Tuesday, June 19, 2012

Locomotives with sustaining power

Written by  Douglas John Bowen, Managing Editor
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Railroads have always been fuel efficient. Locomotive manufacturers find themselves well-positioned to improve that efficiency still more, matching or exceeding expectations of governments worldwide.

Use less fuel. Emit fewer pollutants. Deliver more power. One, two, three: Easy laundry list for a locomotive, right?

Unfazed by such a complex demand, North American locomotive manufacturers have risen to the challenge, making near-leaps in technology even as the environmental hurdles become ever higher.

Indeed, U.S. EPA Tier 3 and Tier 4 standards in some ways are “more challenging” than European counterparts, though similar in many respects, according to GE Ecomagination Leader for Transportation Peter Lawson—perhaps giving U.S. manufacturers a slight edge in global competitive development. EPA seeks compliance “over the useful life of the product and compliance is required over a much wider environmental window of temperature and altitude,” Lawson notes.

Whether the railroad client is in Shanghai or Chicago, however, the goal for sustainable locomotive designs is simple: Identify the customer’s needs, and meet them.

GE Transportation

Unlike General Motors, General Electric never gave up on locomotives. In the post-Staggers era, GE Transportation has become a dominant player not just in North America but worldwide. GE’s annual reports to shareholders, along with TV commercials, take pains to push cutting-edge locomotive work into public (and Wall Street) view.

Erie, Pa.-based GE Transportation currently sports three versions of its Evolution Series locomotive design, with BNSF ordering 25 units of the newest model, the ES44C4, last November. The ES44C4 (Evolution Series, 4400 hp, AC traction, four traction motors) is designed with the center axle of each truck being unpowered, giving an A1A-A1A wheel arrangement and promoting fuel efficiency.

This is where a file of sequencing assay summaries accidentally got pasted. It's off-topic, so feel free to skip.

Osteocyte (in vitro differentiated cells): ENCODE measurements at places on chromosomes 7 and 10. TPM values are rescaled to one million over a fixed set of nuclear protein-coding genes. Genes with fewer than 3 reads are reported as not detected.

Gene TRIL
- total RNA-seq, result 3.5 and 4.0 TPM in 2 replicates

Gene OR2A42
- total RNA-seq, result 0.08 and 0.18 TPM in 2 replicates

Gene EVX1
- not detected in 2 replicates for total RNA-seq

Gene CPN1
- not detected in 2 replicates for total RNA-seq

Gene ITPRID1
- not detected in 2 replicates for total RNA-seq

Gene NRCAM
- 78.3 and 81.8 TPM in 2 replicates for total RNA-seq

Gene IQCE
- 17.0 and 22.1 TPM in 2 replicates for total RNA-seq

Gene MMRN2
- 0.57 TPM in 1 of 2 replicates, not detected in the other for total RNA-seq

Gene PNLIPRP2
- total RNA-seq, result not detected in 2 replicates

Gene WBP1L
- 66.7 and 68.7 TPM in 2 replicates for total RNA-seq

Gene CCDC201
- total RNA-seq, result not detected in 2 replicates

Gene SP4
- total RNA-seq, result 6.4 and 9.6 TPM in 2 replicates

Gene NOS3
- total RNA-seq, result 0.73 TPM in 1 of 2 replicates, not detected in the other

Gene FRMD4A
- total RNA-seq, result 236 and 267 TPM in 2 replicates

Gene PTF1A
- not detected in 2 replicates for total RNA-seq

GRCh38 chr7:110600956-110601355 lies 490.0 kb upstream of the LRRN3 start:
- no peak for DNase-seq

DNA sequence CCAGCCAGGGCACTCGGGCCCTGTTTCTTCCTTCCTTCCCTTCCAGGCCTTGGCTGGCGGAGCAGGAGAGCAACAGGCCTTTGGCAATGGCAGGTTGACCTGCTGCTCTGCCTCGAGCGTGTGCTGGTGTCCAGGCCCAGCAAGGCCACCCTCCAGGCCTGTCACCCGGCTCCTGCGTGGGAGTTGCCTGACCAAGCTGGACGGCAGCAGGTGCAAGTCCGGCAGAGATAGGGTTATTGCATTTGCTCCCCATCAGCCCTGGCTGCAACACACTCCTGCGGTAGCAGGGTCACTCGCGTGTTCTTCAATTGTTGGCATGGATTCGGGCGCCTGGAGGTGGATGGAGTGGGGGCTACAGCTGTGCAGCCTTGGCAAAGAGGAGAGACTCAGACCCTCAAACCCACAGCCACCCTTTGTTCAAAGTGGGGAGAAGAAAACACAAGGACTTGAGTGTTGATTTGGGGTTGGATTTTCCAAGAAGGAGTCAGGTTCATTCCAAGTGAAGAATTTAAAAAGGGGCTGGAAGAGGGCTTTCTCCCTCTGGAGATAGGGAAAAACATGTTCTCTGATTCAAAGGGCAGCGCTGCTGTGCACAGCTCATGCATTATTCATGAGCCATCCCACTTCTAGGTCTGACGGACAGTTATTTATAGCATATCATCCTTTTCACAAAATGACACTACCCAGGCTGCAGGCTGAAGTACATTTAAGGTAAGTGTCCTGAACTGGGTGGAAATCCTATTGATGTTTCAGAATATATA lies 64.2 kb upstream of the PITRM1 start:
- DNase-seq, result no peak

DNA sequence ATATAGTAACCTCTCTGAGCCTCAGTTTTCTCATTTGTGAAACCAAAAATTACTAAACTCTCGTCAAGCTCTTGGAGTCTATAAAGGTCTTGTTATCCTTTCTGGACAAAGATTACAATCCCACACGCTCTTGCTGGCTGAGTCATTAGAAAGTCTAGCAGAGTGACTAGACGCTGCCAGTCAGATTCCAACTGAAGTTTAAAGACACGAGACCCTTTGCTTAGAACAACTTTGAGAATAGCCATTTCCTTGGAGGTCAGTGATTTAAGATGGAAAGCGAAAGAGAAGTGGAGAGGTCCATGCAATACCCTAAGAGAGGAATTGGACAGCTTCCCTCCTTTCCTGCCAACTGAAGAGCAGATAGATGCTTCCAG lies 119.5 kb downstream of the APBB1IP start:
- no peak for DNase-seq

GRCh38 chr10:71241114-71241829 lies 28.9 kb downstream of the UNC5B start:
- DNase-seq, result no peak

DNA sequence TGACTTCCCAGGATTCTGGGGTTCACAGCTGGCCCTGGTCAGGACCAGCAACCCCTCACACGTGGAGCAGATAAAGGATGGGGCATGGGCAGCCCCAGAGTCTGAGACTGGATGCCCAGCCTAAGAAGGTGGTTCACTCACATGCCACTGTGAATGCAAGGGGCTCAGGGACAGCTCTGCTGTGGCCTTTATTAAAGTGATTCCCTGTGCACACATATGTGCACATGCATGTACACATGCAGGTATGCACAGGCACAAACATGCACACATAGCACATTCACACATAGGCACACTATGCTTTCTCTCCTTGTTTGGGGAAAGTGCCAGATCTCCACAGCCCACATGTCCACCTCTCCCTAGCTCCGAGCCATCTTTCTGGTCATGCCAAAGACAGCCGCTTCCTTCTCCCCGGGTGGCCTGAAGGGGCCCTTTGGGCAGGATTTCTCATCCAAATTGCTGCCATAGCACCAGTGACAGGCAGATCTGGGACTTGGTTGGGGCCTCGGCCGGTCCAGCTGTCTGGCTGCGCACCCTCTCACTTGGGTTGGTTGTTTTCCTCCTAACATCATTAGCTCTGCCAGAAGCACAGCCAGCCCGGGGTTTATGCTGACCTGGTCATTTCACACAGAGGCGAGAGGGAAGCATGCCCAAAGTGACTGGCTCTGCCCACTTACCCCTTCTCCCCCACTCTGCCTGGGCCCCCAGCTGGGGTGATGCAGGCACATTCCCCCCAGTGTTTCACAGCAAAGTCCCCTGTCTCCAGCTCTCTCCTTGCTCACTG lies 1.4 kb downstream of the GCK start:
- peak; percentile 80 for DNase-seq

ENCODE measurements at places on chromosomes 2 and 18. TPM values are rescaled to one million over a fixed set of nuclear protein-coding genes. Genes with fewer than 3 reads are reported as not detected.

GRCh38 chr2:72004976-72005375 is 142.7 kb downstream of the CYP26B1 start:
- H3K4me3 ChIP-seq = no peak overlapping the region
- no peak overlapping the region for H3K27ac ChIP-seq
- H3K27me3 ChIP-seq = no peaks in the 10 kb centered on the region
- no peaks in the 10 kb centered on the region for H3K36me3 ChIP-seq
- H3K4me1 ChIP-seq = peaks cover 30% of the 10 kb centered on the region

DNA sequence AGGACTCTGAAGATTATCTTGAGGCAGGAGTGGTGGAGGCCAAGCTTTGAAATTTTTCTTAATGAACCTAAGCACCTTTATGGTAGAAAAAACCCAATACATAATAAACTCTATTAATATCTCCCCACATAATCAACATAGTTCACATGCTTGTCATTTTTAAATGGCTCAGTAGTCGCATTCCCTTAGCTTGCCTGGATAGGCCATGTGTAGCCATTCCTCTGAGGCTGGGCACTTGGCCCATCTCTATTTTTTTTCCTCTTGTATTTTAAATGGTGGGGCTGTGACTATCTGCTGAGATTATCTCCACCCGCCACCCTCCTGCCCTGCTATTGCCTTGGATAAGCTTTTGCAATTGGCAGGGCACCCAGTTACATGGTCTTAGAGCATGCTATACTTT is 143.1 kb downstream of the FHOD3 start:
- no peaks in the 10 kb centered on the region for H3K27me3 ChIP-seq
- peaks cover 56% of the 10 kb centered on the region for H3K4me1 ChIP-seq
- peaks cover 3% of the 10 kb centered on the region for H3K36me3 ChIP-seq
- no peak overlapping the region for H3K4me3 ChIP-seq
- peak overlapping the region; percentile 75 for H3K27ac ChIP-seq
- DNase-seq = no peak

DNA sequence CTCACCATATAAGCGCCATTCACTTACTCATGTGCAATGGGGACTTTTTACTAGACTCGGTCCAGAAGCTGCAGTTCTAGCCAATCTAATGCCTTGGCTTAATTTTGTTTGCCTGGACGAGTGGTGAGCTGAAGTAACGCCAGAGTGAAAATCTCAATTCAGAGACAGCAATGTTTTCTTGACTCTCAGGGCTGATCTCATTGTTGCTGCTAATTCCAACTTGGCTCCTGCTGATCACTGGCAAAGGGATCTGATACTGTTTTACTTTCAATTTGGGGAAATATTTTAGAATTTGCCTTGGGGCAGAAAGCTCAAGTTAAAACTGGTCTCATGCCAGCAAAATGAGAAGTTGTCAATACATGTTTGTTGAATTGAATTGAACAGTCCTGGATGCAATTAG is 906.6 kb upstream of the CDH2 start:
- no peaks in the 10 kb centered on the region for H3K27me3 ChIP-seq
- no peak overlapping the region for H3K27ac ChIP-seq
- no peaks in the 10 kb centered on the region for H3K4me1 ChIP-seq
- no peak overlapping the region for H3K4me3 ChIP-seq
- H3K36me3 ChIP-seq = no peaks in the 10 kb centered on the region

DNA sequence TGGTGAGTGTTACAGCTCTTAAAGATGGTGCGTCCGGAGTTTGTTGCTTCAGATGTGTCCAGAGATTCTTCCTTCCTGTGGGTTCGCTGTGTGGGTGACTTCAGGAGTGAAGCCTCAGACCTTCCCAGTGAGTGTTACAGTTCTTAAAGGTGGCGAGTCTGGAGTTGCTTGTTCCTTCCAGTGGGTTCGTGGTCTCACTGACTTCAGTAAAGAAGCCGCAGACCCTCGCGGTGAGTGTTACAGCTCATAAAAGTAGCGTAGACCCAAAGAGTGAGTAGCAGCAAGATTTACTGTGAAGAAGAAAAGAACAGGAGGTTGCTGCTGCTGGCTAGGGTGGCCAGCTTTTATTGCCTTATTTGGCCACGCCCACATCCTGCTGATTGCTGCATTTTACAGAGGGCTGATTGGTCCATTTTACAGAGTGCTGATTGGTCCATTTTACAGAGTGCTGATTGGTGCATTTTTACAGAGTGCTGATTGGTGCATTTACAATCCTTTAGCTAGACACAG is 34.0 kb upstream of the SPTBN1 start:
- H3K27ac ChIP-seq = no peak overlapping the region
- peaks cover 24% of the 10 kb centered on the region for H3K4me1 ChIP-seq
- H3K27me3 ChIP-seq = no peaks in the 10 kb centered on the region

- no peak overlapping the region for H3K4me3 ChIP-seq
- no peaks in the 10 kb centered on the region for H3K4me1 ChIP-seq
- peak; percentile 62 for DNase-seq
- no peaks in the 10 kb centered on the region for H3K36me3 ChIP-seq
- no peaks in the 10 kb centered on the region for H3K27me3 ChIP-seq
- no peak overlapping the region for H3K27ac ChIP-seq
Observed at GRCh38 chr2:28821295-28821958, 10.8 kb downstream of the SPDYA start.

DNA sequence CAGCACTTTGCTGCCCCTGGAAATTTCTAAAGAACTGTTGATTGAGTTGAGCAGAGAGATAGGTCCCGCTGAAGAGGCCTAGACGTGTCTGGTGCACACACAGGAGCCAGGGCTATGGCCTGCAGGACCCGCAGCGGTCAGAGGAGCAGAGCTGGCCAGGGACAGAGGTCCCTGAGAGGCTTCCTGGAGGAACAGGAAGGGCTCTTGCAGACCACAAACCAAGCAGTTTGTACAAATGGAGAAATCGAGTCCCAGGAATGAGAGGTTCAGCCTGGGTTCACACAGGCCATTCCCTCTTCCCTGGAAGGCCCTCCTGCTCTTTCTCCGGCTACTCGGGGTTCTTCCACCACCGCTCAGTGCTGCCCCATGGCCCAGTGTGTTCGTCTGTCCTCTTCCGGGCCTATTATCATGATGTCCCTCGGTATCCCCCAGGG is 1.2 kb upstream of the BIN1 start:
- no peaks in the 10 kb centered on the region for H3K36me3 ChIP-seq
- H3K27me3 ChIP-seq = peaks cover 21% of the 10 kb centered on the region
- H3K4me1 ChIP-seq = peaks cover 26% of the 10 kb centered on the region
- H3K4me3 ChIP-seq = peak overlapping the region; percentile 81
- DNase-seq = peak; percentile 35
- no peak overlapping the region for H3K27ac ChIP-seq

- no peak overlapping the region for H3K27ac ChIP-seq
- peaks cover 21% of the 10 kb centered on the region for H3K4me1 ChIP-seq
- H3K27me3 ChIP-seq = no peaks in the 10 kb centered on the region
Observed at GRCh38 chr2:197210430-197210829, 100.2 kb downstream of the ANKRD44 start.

Asked if BNSF is perhaps a logical first customer, GE Ecomagination Leader for Transportation Peter Lawson allows, “BNSF is a railroad that is not afraid to take a risk, to take a chance with a new technology, kind of like General Electric itself—it’s in that same mold.” GE Transportation’s risk came during the Great Recession, when, much like the Class I railroads, it decided to invest in research and development despite economic headwinds. “We continued to invest significantly in our technology, in our product, and continued to bring new products to the rail industry that help lower the operating cost of a railroad,” Lawson recalls. “Some of it is on the locomotive side, some of it on the signaling solution side.”

R.J. Corman Railpower

For Erie, Pa.-based R.J. Corman Railpower Locomotives, a subsidiary of the namesake Railroad Group, the customer is king, even if the customer is a small industry player. The company stresses its work beginning in 2000 to develop “a family of clean and efficient yard switchers. Since that time, our products have evolved into GenSet locomotives that serve both yard and switching functions” improving adhesion while saving fuel.

“Sustainability isn’t just about putting an eco-friendly design into the marketplace,” a spokesman says. “It’s putting the design out there and taking feedback from end users, which, at R.J. Corman, uniquely includes our own short lines. We also learn from reliability analysis, ensuring the design continually improves to maximize reliability and asset utilization. Inherent to our design, GenSets naturally provide improved reliability through engine redundancy.”

Keeping up with the Environmental Protection Agency isn’t always easy. “Originally, the EPA based its tighter 2008 switcher standards on what it saw GenSets accomplishing,” the spokesman says. “ If not for the GenSets, switcher standards may have been set higher than linehaul, as they always have been historically. Had railroads not adopted GenSets as a common way of meeting these more stringent standards, the market may have looked different today.

“With that in mind, Railpower’s next big fork in the road will be what solutions the railroads are willing to accept for meeting 2015 Tier 4 requirements.” Railpower has not yet committed to a “standard” Tier 4 design “because we are interested in which solutions the railroads will embrace as their baseline,” the spokesman says.

Brookville Equipment Corp.

Don’t forget all the small new customers needing locomotives, including nascent passenger rail operators, observes Michael Lunsford White, marketing manager for Brookville Equipment Corp., Brookville, Pa.